Lāhui
E hele ka ʻelemakule, ka luahine, a me nā kamaliʻi a moe i ke ala ʻaʻohe mea nāna e hoʻopilikia.E hele ka ʻelemakule, ka luahine, a me nā kamaliʻi a moe i ke ala ʻaʻohe mea nāna e hoʻopilikia.
Let the old men, the old women, and the children go and sleep on the wayside; let them not be molested.
A law decreed by Kamehameha I.
— (ʻŌlelo Noʻeau #280)

Do you paddle canoe for a club? Or maybe run track for your school’s team? Or perhaps you hula for a hālau?

 

What if you don’t do any of those things? Are you still a part of a group? Sure you are! We all belong to many groups based on things like shared interests, geographic location, common goals, or even things that we can’t necessarily control, like whose class we are in. Some groups, like your school’s track team, may be small while others, like your whole school, may be large.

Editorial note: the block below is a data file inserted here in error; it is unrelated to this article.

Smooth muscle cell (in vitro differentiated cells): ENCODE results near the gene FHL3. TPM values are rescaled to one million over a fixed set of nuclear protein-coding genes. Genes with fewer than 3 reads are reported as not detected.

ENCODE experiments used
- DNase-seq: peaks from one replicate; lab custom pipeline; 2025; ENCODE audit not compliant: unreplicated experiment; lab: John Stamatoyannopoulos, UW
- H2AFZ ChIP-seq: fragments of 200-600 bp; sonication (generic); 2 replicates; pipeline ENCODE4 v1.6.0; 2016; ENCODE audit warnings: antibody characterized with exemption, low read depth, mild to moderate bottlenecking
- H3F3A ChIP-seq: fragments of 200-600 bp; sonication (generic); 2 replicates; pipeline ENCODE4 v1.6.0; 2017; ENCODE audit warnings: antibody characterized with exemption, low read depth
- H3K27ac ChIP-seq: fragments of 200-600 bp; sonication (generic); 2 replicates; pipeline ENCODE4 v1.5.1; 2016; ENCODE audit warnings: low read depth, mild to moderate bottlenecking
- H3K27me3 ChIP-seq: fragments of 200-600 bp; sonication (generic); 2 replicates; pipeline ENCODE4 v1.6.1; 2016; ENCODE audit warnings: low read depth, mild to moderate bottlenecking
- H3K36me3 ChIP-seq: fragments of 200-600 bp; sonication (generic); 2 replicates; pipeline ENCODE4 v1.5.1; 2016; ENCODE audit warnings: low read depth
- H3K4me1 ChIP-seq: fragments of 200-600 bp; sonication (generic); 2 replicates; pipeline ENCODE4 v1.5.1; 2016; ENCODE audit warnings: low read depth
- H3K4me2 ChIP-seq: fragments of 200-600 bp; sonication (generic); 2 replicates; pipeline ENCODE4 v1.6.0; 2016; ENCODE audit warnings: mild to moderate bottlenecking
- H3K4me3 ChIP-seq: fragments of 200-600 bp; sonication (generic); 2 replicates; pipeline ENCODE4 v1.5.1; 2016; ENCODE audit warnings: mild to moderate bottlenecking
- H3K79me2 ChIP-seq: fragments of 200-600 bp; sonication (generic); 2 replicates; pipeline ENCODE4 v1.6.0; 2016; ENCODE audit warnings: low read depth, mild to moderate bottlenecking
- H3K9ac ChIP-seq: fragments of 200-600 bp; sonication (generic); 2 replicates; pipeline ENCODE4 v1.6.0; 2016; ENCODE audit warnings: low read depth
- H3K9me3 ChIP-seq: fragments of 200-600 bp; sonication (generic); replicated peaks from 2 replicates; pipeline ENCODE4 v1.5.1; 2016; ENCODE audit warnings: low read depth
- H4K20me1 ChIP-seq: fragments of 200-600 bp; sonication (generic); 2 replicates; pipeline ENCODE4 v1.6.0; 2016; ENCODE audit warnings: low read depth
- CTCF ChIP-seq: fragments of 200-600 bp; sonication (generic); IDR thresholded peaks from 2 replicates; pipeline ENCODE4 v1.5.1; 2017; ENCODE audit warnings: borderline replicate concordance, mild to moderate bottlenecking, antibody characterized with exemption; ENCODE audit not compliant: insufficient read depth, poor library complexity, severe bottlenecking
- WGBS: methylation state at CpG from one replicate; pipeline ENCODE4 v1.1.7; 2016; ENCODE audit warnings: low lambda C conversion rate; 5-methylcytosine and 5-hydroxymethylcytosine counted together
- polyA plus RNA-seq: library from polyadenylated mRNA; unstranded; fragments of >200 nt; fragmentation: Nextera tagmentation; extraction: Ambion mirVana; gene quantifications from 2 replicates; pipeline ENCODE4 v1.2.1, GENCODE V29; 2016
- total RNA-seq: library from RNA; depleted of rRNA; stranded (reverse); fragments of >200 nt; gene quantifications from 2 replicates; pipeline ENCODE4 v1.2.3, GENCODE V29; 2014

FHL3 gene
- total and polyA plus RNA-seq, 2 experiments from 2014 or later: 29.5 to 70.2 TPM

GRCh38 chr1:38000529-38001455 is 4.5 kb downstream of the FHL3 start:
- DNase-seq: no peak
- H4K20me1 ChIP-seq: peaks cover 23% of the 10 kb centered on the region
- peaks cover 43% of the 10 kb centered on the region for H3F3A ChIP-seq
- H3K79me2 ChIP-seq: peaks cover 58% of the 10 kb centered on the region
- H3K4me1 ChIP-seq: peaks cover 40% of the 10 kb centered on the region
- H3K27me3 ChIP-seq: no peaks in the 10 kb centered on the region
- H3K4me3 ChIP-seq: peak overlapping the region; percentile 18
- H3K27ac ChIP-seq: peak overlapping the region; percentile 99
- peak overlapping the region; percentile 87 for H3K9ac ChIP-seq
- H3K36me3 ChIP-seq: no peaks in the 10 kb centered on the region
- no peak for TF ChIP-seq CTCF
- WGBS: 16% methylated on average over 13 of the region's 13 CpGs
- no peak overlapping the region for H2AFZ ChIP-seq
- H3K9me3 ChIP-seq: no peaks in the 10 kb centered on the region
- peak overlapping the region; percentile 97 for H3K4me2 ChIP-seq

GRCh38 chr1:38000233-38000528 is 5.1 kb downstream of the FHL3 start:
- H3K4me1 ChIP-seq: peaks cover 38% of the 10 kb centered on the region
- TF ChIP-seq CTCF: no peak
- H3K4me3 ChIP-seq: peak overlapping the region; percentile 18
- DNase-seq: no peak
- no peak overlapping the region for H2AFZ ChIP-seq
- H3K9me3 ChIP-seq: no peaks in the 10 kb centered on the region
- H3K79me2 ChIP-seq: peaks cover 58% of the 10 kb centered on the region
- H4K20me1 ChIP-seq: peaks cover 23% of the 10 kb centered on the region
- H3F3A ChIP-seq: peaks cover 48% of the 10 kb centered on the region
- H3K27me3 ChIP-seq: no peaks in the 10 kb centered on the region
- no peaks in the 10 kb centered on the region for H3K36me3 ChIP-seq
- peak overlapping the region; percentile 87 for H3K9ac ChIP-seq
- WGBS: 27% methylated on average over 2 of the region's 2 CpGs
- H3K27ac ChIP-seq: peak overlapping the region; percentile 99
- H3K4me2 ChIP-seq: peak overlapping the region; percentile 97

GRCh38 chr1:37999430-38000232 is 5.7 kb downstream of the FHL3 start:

Can you think of some small groups that you’re a member of? How about any larger groups? Well, let’s look at how our connection to Hawaiʻi puts us into certain groups.

What is a lāhui?